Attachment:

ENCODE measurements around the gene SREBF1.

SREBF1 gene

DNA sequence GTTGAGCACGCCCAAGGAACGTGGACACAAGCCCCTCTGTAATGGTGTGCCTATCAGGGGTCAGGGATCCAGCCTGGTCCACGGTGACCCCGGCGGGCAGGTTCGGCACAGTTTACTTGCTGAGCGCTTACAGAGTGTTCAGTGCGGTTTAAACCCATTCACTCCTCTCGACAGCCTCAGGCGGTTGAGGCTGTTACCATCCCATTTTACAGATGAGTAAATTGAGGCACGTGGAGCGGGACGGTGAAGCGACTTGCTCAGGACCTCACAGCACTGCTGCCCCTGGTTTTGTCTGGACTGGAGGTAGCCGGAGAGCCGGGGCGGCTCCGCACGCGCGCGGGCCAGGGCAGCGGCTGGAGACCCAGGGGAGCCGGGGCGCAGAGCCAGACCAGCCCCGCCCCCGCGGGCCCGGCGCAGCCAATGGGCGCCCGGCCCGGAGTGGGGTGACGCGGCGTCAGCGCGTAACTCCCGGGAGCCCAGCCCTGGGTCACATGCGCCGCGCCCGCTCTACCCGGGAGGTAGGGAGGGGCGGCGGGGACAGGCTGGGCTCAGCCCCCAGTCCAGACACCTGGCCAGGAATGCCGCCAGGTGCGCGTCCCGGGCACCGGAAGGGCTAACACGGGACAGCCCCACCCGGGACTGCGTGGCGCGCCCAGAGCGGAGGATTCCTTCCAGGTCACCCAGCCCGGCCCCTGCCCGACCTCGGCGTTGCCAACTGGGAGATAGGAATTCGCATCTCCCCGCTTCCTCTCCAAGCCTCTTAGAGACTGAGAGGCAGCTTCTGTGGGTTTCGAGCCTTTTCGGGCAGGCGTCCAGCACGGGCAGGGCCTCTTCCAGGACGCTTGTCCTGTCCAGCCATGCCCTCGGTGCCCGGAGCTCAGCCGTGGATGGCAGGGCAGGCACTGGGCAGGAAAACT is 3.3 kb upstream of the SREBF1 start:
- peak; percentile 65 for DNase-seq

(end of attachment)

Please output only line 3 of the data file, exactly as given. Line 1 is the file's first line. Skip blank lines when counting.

DNA sequence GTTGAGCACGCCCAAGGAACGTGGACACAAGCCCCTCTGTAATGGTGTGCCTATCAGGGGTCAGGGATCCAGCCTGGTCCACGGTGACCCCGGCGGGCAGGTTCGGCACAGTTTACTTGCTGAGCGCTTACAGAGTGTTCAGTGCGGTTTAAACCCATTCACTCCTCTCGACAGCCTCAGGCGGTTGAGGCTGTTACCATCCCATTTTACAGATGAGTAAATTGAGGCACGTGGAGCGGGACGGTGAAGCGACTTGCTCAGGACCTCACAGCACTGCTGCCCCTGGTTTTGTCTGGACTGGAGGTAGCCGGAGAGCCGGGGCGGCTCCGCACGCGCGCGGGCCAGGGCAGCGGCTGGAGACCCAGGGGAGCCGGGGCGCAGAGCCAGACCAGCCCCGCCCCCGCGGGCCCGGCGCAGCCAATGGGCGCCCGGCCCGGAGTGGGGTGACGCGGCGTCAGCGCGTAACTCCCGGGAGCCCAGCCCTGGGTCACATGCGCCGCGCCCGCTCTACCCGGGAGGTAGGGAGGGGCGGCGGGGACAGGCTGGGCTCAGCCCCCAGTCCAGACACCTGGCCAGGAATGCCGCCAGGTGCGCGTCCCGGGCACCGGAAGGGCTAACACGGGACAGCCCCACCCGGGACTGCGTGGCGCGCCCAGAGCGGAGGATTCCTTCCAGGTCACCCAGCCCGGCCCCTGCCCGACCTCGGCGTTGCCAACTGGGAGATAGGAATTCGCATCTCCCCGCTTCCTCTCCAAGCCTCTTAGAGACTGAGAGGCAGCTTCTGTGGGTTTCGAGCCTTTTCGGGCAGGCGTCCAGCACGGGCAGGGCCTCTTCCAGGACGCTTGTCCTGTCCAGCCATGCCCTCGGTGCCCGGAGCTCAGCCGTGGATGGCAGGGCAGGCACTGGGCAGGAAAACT is 3.3 kb upstream of the SREBF1 start: